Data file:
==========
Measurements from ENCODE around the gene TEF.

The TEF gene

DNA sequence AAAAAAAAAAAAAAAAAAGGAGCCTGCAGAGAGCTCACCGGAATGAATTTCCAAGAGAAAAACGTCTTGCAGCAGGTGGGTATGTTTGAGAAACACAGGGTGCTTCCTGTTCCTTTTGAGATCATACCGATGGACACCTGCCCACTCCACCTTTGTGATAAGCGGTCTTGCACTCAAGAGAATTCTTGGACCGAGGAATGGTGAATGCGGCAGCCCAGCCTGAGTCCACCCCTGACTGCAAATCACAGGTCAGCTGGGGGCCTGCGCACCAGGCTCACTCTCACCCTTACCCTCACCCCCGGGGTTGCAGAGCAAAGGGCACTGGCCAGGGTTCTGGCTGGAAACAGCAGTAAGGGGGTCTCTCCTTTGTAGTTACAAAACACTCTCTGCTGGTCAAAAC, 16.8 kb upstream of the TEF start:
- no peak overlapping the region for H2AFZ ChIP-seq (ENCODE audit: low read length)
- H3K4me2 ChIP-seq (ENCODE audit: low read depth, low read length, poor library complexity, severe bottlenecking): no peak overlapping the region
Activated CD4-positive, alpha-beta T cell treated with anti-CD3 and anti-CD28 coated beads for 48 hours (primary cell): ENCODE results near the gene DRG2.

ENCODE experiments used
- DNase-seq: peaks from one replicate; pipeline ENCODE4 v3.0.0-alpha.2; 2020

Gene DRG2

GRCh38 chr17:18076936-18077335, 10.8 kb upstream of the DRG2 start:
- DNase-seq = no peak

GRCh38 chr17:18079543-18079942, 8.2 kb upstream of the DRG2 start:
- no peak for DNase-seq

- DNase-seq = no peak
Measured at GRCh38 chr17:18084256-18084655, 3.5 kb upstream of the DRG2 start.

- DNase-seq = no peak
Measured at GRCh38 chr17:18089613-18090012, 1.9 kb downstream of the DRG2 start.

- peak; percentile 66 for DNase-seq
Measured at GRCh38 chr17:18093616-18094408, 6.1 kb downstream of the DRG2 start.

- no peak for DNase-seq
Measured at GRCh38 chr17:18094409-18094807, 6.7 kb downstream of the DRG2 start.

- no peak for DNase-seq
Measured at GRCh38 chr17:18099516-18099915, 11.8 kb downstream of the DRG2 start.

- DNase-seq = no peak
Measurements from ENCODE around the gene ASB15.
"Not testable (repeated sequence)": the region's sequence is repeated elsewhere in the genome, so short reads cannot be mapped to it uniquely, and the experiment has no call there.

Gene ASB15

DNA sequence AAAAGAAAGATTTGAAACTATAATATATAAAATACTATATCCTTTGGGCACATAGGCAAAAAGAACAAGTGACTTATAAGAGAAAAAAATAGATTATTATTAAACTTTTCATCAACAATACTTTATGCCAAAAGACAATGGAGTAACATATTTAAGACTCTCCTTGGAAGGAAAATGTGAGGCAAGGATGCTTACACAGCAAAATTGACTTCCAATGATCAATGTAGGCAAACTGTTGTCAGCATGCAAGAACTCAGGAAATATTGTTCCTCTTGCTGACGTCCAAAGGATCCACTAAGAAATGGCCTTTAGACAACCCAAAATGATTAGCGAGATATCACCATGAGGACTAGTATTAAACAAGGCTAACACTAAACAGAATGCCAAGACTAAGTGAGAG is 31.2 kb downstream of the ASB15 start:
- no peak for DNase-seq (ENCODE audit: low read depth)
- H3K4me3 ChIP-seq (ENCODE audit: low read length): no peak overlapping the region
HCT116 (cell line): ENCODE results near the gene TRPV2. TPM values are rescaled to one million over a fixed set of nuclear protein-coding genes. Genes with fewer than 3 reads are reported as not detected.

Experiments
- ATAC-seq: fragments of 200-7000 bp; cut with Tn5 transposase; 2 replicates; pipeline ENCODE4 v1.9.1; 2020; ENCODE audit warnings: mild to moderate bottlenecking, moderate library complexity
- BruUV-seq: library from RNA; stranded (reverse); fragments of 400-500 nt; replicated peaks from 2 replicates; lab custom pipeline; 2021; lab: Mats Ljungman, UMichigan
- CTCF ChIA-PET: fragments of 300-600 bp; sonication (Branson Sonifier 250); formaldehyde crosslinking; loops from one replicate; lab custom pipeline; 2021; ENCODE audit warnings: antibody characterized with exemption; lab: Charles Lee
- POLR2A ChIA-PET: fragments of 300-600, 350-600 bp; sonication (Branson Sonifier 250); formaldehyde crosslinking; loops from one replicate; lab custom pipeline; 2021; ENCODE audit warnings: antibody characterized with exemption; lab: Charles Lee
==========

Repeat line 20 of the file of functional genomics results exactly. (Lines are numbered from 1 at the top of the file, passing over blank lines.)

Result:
- no peak for DNase-seq